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Long-Term Statins Benefit Familial Hypercholesterolemia

Long-term statin treatment in children with FH linked to normalization of carotid IMT progression

Long-Term Statins Benefit Familial Hypercholesterolemia

WEDNESDAY, Sept. 10, 2014 (HealthDay News) -- Long-term statin use among children with familial hypercholesterolemia (FH) is associated with normalization of carotid intima-media thickness (IMT) progression, according to a research letter published online Sept. 9 in the Journal of the American Medical Association.

D. Meeike Kusters, M.D., from the Academic Medical Center in Amsterdam, and colleagues followed a cohort of 214 children heterozygous for FH who were enrolled in a two-year randomized trial of pravastatin (randomization from 1997 to 1999). After the trial, all received pravastatin, and they were followed until March 2011. After 10 years, 194 participants with FH and 83 unaffected siblings underwent evaluations.

The researchers found that the mean carotid IMT was significantly greater in patients with FH than in siblings (0.48 versus 0.469 mm). Similar progression of carotid IMT from baseline was observed in the two groups (0.039 versus 0.037 mm; P = 0.52). There was a significant correlation between age at statin initiation and carotid IMT at follow-up among patients with FH. Eighty-four percent of patients with FH were still using lipid-lowering medication, and 79 percent took 80 percent or more of their medication in the previous month.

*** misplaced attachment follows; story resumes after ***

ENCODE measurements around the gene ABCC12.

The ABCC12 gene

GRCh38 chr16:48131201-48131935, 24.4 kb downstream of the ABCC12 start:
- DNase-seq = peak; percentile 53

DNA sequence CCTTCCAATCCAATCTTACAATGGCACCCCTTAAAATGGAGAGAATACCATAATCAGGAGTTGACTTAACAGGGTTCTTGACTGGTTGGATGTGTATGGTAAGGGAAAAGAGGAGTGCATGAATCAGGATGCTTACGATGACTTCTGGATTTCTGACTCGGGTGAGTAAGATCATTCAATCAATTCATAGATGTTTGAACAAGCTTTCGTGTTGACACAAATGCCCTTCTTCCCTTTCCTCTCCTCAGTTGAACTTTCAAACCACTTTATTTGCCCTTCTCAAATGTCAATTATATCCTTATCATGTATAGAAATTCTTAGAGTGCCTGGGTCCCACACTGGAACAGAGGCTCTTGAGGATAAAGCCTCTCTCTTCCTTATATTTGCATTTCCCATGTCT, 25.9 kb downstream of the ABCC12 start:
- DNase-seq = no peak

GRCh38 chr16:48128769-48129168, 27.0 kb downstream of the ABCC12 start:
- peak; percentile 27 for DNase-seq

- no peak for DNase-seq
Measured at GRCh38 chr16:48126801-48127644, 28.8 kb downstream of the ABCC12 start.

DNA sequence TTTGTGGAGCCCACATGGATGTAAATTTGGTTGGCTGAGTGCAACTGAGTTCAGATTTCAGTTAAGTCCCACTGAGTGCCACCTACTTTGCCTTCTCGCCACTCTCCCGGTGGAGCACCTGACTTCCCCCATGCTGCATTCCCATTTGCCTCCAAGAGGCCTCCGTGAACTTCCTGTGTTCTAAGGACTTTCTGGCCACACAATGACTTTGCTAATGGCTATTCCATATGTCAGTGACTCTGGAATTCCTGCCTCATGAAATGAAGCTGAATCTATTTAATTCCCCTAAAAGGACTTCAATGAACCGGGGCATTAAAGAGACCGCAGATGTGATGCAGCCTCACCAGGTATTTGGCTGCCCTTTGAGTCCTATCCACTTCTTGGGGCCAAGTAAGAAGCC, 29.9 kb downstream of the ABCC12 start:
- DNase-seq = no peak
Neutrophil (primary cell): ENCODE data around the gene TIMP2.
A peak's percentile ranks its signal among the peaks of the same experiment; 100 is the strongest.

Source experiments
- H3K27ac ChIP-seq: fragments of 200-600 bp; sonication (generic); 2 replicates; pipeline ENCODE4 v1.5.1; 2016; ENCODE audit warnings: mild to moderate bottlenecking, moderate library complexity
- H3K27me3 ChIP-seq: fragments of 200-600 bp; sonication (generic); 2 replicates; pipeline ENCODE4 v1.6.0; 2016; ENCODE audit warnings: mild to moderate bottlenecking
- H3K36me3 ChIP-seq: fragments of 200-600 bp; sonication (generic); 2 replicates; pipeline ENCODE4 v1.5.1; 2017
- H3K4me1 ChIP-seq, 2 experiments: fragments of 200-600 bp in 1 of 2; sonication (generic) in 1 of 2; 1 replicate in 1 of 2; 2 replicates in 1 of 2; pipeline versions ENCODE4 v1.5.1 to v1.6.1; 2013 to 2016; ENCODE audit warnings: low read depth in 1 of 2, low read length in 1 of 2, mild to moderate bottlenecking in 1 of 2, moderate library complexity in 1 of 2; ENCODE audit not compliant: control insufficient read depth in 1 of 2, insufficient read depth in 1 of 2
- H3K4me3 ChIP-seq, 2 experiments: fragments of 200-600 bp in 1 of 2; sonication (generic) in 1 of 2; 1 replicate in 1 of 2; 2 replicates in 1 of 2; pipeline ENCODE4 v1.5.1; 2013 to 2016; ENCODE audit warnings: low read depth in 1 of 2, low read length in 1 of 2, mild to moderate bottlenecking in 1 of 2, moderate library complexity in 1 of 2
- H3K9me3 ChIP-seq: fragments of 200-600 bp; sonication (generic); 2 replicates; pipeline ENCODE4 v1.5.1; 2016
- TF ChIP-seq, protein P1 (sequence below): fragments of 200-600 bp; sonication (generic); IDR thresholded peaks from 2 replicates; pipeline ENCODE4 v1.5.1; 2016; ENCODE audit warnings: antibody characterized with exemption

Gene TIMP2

"More robust lipid-lowering therapy or earlier initiation of statins may be required to completely restore arterial wall morphology and avert cardiovascular events later in life in this high-risk population," the authors write.

One author disclosed financial ties to the pharmaceutical industry.

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